It’s not every day that a tattoo artist makes the transition from inking bodies to etching on canvas – it’s usually the other way round. But Belgian artist Jean-Luc Moerman has done just that. The tattoo artist draws soft, feminine, tribal-inspired tattoo-like etchings on everything from walls to people. ‘My drawings sprout up on any surfaces, from bicycles to taxidermy animals and people, and I rely on these surfaces as physical supports.’ In this exhibition, entitled ‘Epiphytes’, running at Gallery IVDE until Friday March 2, Moerman transforms Orientalist paintings by some of France’s most iconic artists of the 1800s, with impressive results. Here he explains his method.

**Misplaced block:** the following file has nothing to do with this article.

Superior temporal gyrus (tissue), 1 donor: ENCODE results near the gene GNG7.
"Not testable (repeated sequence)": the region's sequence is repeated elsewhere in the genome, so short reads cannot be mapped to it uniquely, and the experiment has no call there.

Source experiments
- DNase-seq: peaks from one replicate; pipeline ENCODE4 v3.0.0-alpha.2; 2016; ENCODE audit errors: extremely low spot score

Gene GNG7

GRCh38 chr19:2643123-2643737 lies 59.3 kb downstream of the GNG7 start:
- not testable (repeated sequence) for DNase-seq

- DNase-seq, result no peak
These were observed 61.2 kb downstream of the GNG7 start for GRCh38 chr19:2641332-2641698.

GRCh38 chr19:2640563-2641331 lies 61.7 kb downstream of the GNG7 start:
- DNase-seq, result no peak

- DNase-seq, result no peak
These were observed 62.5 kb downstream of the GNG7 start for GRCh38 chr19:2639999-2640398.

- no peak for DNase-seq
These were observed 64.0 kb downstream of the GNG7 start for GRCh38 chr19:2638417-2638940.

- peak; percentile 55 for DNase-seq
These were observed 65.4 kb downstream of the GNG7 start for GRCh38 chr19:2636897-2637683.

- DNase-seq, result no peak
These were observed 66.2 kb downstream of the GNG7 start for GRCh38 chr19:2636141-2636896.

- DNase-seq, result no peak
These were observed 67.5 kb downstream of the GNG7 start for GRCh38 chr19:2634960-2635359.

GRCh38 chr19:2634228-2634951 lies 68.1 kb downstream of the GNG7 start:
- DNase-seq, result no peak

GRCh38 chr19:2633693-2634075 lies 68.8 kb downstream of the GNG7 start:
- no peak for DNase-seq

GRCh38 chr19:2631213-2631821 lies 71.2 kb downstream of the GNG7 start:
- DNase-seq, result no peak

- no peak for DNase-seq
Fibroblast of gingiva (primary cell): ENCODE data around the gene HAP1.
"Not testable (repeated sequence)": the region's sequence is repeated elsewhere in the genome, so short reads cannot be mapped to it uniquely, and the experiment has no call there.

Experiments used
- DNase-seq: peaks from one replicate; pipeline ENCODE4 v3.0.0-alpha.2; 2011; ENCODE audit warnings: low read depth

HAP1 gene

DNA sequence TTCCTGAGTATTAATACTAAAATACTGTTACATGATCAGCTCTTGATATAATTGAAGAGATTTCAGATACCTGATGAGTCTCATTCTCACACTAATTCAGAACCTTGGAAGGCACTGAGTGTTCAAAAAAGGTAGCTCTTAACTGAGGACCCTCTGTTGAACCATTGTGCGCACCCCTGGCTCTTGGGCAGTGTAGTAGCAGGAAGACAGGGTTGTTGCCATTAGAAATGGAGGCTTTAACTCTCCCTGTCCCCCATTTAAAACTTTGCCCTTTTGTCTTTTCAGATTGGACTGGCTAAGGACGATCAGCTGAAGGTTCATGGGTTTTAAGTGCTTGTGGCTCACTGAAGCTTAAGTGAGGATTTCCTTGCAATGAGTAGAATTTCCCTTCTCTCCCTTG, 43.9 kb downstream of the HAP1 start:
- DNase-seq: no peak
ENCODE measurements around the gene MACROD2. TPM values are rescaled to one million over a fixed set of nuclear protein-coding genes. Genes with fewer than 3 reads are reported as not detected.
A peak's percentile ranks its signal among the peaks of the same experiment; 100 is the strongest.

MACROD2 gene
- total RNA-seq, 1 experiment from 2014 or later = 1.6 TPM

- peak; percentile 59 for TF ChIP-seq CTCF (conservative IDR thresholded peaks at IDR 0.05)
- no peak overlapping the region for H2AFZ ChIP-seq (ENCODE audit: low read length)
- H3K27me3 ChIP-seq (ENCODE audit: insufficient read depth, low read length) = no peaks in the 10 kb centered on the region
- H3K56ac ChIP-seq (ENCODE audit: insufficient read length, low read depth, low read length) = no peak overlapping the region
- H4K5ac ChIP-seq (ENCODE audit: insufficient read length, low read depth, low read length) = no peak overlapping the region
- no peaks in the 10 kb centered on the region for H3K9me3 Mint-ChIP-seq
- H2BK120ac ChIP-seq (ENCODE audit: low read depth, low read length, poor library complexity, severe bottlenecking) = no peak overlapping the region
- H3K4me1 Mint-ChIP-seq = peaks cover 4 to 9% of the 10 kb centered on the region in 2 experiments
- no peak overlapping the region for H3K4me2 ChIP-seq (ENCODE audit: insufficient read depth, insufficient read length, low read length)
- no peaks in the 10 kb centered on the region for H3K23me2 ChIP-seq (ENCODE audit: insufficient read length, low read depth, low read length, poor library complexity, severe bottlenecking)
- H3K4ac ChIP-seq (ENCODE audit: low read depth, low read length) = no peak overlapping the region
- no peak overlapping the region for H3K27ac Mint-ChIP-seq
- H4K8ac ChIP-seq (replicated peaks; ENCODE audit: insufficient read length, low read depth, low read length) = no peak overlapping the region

Ingres, ‘La Petite Baigneuse, Interieur de Harem’, 1828
‘This is a bather, perhaps a slave, concubine or wife. In the painting, there is the illusion that she is natural, honest and approachable.’

‘I’m intrigued by our perceptions of tattoos. A tattoo covering a woman’s back in this way would be inappropriate and shocking in reality, but drawn onto a painting, when it is purely part of an illusion, it’s appealing and converts this naïve nude into an alluring and bold figure.’

‘I focused on the woman for the actual composition of the work. Focusing on her connects the foreground with the background, and creates an overall dialogue.’